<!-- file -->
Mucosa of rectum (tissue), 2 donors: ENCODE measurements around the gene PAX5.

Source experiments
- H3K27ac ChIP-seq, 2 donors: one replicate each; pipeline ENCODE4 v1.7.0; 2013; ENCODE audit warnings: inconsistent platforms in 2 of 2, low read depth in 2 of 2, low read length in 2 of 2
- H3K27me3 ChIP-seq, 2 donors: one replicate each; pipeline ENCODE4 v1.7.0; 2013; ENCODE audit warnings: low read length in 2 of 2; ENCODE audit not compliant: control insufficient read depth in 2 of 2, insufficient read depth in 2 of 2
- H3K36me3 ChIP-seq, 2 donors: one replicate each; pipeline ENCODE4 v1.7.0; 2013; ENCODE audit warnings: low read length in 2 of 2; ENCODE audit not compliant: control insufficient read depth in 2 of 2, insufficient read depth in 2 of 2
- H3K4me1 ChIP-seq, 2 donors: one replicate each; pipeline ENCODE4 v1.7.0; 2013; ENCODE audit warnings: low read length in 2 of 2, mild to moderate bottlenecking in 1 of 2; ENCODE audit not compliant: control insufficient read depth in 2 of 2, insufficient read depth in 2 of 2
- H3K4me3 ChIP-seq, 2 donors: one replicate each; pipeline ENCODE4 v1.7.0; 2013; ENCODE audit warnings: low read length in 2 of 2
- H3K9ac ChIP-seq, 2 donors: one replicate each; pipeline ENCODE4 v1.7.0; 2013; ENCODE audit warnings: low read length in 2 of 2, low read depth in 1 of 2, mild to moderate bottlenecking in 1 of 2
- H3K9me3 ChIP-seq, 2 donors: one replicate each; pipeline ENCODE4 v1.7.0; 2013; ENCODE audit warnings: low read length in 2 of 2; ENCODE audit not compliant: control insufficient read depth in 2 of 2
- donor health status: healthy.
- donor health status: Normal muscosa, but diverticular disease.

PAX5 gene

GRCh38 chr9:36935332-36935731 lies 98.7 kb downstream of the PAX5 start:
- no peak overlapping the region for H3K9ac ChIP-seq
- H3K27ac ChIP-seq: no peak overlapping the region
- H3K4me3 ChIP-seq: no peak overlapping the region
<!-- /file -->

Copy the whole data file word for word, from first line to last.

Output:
Mucosa of rectum (tissue), 2 donors: ENCODE measurements around the gene PAX5.

Source experiments
- H3K27ac ChIP-seq, 2 donors: one replicate each; pipeline ENCODE4 v1.7.0; 2013; ENCODE audit warnings: inconsistent platforms in 2 of 2, low read depth in 2 of 2, low read length in 2 of 2
- H3K27me3 ChIP-seq, 2 donors: one replicate each; pipeline ENCODE4 v1.7.0; 2013; ENCODE audit warnings: low read length in 2 of 2; ENCODE audit not compliant: control insufficient read depth in 2 of 2, insufficient read depth in 2 of 2
- H3K36me3 ChIP-seq, 2 donors: one replicate each; pipeline ENCODE4 v1.7.0; 2013; ENCODE audit warnings: low read length in 2 of 2; ENCODE audit not compliant: control insufficient read depth in 2 of 2, insufficient read depth in 2 of 2
- H3K4me1 ChIP-seq, 2 donors: one replicate each; pipeline ENCODE4 v1.7.0; 2013; ENCODE audit warnings: low read length in 2 of 2, mild to moderate bottlenecking in 1 of 2; ENCODE audit not compliant: control insufficient read depth in 2 of 2, insufficient read depth in 2 of 2
- H3K4me3 ChIP-seq, 2 donors: one replicate each; pipeline ENCODE4 v1.7.0; 2013; ENCODE audit warnings: low read length in 2 of 2
- H3K9ac ChIP-seq, 2 donors: one replicate each; pipeline ENCODE4 v1.7.0; 2013; ENCODE audit warnings: low read length in 2 of 2, low read depth in 1 of 2, mild to moderate bottlenecking in 1 of 2
- H3K9me3 ChIP-seq, 2 donors: one replicate each; pipeline ENCODE4 v1.7.0; 2013; ENCODE audit warnings: low read length in 2 of 2; ENCODE audit not compliant: control insufficient read depth in 2 of 2
- donor health status: healthy.
- donor health status: Normal muscosa, but diverticular disease.

PAX5 gene

GRCh38 chr9:36935332-36935731 lies 98.7 kb downstream of the PAX5 start:
- no peak overlapping the region for H3K9ac ChIP-seq
- H3K27ac ChIP-seq: no peak overlapping the region
- H3K4me3 ChIP-seq: no peak overlapping the region